So here’s where I stand right now:
1) Ihnatko.com is now running WordPress 2.8.4. This code was running before WordPress opened and updated Ihnatko.com’s existing database and theme files, so even if there’s any nasty code in there…it’s dormant. The worm doesn’t work with the newest version of WordPress.
2) I’m convinced that I’m the only user with Admin privileges. I looked in the WordPress Users panel, I looked in the wp_usermeta and wp_users databases. Nothing.
3) I changed my Admin password, just on principle.
Have I fixed this?
I dunno. Maybe. My confidence level is somewhere around 88%. I’m not exactly an admin ninja where WordPress is concerned. Any positive statement I can make ends with the suffix “…as far as I know.” And my knowledge ends about thirty yards short of what a professional WordPress administrator knows.
But it’s enough that I’m willing to walk away from this problem. I don’t know if there’s any code inside my WordPress directory that shouldn’t be there, but I’m convinced that no harm will come to Ihnatko.com, nor to any other WordPress installation through my site.
I can’t be 100% sure unless I start off with an absolutely empty WordPress directory and build up from there, trusting absolutely no file or database that was in there before Friday. That seems like overkill. I feel as though I’ve either eradicated the worm or at least frozen it in carbonite. I know that Men And Women Who Are Smarter Than I — and they are legion — are working on this. I’m confident that in a week or so, there’ll be a definitive method of detecting and eradicating the code.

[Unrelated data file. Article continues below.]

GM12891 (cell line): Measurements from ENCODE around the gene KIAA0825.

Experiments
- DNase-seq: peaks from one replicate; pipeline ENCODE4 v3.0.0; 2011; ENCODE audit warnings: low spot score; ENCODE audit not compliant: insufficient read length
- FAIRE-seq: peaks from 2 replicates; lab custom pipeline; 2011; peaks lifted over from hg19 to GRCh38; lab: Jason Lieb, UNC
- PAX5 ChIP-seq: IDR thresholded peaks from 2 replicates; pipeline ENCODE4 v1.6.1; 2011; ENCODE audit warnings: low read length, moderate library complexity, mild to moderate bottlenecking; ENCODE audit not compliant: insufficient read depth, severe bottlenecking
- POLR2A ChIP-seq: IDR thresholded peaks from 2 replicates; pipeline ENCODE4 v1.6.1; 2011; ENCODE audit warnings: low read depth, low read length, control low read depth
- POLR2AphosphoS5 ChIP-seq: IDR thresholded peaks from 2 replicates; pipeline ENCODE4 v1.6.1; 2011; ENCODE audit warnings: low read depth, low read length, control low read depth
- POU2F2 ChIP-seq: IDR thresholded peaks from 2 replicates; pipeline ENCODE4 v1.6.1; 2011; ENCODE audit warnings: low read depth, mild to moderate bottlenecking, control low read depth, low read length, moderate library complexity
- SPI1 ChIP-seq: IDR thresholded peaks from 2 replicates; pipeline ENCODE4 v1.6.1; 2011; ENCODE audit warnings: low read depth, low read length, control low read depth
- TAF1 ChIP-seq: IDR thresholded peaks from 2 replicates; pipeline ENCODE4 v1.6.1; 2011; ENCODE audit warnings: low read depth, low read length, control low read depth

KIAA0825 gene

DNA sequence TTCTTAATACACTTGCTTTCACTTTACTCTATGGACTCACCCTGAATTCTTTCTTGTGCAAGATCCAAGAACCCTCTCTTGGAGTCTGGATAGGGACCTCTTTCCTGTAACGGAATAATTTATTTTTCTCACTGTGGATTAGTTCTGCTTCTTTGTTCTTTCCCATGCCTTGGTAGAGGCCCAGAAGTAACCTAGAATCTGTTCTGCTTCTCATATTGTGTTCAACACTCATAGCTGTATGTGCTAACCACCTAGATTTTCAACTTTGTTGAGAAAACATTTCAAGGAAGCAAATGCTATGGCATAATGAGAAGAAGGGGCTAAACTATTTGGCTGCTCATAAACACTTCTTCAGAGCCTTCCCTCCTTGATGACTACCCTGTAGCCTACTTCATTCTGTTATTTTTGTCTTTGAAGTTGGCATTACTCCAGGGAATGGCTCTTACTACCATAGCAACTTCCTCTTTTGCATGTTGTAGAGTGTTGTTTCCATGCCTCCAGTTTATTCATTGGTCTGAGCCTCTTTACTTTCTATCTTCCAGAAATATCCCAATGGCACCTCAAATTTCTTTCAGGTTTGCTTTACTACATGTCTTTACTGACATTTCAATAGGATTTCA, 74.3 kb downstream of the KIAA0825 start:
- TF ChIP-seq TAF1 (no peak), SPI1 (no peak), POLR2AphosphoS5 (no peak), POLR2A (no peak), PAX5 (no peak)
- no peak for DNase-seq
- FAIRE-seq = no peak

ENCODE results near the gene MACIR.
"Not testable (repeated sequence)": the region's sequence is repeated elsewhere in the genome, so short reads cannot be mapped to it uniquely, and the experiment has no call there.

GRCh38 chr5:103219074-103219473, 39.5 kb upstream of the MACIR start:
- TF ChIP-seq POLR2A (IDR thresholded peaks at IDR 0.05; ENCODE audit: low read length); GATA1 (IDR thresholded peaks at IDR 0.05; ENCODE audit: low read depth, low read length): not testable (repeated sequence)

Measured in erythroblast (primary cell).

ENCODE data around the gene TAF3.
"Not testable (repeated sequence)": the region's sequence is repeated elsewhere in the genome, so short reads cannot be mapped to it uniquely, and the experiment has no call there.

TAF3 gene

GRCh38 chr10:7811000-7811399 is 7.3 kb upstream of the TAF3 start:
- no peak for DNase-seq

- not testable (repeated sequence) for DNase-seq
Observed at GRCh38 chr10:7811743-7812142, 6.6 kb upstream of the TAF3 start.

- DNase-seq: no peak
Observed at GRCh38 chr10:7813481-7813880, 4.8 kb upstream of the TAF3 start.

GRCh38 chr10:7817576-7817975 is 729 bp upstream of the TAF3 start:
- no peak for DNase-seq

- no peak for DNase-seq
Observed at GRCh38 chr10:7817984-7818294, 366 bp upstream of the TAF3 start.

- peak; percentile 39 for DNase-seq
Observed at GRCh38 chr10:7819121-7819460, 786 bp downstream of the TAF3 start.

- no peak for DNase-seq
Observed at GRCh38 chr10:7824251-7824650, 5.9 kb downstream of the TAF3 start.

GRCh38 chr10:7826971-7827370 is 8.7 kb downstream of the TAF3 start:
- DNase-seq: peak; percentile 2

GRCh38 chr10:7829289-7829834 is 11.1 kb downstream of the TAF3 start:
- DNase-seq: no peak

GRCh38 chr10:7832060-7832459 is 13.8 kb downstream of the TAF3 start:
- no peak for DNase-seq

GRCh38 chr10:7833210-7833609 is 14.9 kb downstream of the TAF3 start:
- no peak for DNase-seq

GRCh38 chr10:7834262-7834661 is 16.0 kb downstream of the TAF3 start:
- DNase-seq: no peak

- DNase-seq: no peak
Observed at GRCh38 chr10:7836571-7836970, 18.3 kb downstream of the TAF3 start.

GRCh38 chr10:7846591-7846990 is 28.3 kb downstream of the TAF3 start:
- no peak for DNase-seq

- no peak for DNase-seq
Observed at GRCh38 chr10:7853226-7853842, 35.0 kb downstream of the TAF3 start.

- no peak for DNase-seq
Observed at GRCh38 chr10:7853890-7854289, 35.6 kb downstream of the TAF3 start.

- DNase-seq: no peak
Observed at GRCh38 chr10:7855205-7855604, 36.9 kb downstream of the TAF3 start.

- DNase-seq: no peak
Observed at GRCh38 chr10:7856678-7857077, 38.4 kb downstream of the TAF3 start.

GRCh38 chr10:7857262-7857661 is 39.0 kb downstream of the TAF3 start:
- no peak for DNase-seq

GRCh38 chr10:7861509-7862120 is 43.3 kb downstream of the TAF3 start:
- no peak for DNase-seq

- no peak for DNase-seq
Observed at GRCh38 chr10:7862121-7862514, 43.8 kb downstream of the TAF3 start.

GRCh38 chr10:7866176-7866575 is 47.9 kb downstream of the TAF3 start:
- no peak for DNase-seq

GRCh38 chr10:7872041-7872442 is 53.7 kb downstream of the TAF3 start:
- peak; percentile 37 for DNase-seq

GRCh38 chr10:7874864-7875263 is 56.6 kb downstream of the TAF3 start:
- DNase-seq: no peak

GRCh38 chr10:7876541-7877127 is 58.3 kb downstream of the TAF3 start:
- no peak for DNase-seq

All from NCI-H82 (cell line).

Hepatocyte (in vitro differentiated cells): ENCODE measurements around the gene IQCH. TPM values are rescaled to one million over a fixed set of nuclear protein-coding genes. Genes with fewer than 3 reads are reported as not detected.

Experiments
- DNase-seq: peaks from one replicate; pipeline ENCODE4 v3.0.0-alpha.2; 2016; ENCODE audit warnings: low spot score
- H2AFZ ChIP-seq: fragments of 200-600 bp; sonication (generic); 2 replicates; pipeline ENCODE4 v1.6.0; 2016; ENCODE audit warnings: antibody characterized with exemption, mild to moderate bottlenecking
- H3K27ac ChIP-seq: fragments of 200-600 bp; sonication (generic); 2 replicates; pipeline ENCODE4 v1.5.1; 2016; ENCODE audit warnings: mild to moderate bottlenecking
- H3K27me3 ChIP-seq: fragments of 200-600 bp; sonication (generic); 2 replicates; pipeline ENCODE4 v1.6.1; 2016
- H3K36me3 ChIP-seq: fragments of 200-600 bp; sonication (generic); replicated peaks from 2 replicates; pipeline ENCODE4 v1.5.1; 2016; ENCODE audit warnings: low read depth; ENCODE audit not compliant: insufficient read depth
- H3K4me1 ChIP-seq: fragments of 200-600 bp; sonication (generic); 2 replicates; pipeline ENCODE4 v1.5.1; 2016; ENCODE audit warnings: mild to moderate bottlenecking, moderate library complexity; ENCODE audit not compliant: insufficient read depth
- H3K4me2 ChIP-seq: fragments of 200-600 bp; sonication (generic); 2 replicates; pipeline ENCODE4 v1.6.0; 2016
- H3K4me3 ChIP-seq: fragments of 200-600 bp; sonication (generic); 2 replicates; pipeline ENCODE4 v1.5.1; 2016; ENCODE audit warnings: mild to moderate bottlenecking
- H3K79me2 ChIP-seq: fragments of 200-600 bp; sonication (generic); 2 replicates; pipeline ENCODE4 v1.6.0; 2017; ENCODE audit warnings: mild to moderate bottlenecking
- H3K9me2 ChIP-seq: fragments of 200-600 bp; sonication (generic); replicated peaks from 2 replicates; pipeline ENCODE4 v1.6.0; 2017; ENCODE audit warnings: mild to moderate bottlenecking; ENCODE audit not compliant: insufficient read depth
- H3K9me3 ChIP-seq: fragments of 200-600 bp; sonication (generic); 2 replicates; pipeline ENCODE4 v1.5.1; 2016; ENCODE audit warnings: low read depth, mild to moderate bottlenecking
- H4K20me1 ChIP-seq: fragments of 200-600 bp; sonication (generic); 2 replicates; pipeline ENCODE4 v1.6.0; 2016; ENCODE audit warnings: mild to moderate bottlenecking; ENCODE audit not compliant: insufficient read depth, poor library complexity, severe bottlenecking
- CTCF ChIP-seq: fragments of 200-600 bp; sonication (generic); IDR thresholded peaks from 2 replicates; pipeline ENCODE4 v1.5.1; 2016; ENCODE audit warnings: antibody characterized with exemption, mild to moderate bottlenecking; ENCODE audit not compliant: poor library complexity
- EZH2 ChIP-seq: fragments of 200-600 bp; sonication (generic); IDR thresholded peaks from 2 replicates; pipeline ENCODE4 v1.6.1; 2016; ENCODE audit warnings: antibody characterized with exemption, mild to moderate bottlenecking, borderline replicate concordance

One thing about nuking a site from orbit…you can’t UN-nuke it later. Whereas the bombs never go stale and will work just as well next week as they would have today.
(Note: this information is for metaphoric use only. If your colony is indeed overrun by xenomorphic alien predators, the nukes are definitely your first and best option.)

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Author: Ihnatko

I'm a technology pundit. I claim to be internationally-beloved, but if you challenge me on it I'll change the subject entirely and talk about my regular columns for The Chicago Sun-Times, Macworld, The Mac Observer, my series of best-selling tech books for Wiley Publishing, and my regular appearances on The CBS Early Show. If that fails, I'll show you my Red Cross donor card. Can you possibly not like somebody who regularly donates blood? If so, then I don't even want your approval.

3 thoughts on “Ihnatko.com fixed…mmmmmmaybe.”

  1. I too had the same issue where my site was hacked, however I could not reveal any secret admin either, via any of the proposed methods. I can only assume the worm partially got into my site and that it never fully gained admin control. Either that, or I just don’t know enough to reveal the hidden admin. Hopefully there will be a fix coming where the worm can be completely removed with a tool or plugin.